BR Lights Initial Impression

| August 30, 2007 9:36 pm

Yesterday my new BR Light arrived by FedEx, just in time to give it 45 minutes on the charger before I jumped on the bike and headed north to Morgan Hill for a ride up Henry Coe with the Nightriders. I waited until dark before I started the ride back home from Morgan Hill so I could test out the new light. I had purchased the C2-H model, which is a handle bar version and the model with the higher lumen (and shorter run time).

The light has three power settings, high, medium and stealth. I had them program my light so the stealth mode was at 5% instead of the normal 2% because when I tested it last Friday during the mountain bike ride, I didn’t feel the 2% would be adequate. I am glad I made that change.

Before I get into how the light performed on the road, in the dark, here are some interesting comparisons between my new light and an older 20/10 watt dual light system I have used in the past.

BR Light compared with Older Light

On the left is the new BR Light, which is all self contained in one unit. That means the mount, the light, the battery, the controller switch are all together. Compare that with my old light with a separate battery, a bag for the battery, cables to connect the battery to the light, a light mount, and a control switch I had to attach to the handle bar.

I weighed both setups (san chargers). The BR light weighed 14.2 oz (408 grams) while my old light came in at 2 lbs, 2.5 oz (992 grams) or more than twice the weight. My old light has two lights, a 10 watt and a 20 watt, for a total of 30 watts, but with both lights I can only get a couple hours of run time, even with that heavy battery.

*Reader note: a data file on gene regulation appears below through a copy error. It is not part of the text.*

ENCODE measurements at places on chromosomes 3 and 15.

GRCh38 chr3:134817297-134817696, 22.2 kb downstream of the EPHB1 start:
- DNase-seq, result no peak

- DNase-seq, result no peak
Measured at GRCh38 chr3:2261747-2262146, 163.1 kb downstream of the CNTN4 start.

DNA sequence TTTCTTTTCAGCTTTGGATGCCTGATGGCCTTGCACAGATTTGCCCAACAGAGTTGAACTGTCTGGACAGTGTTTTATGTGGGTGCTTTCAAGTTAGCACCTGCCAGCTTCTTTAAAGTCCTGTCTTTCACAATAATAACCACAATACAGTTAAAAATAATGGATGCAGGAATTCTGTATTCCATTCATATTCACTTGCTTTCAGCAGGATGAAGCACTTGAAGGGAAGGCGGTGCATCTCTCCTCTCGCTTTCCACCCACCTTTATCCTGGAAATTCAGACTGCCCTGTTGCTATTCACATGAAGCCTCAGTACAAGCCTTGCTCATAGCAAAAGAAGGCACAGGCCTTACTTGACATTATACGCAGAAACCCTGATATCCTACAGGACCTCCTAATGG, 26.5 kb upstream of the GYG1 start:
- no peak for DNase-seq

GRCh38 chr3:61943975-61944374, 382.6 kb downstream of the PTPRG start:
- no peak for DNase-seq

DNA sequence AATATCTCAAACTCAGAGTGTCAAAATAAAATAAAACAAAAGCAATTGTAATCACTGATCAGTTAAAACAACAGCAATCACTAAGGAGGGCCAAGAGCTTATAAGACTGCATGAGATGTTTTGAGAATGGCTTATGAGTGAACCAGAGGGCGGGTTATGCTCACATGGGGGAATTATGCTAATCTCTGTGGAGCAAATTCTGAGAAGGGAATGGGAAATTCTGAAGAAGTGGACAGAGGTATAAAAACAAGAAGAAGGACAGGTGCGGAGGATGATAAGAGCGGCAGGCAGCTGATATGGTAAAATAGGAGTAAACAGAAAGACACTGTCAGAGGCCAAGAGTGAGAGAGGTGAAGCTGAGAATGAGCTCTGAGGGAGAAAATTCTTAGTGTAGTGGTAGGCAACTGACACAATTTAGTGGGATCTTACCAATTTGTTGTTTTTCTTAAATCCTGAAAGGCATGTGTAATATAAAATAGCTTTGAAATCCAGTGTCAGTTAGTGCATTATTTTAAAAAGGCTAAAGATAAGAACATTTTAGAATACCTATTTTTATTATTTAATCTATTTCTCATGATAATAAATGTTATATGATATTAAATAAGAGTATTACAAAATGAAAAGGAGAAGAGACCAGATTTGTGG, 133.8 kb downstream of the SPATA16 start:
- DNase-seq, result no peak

The BR light is small enough and light enough to mount on the handlebar with no need for cords (note I have small hands).

BR Light in hand BR Lilght in hand

I then did a very unscientific test and shined both lights in a dark room against the wall.

BR Light vs. Old Light

The BR light is on the left, the old light on the right. It should be obvious to even the most casual observer that the BR light is much brighter and the light is whiter, which is easier to use on the road.

The mount for the light is attached to it. It is a clever all metal mounting system that I believe is very solid, even fully adequate for mountain biking. Once mounted, it is easy to move the light left or right as you are riding, to aim the beam. The light does not come off as quick as those lights that have a mount that stays on the bike such as my Cateye HL530, but then those mounts are often flimsy. The BR light is relatively easy to attach and remove and certainly faster and easier than setting up a light that has an external battery that you need to attach to the bike somewhere then wire it to the light on the handlebar.

BR Light Mounting System

Now back to my ride in the dark. I rode 13 miles in the dark, part through the city streets and about 10 miles on a road that had no street lights and enough times with no cars to test things out. I found that on high power the BR light has plenty enough light for me to go as fast as I wanted. I took my speed up to 30 mph on a short descent and felt fully comfortable.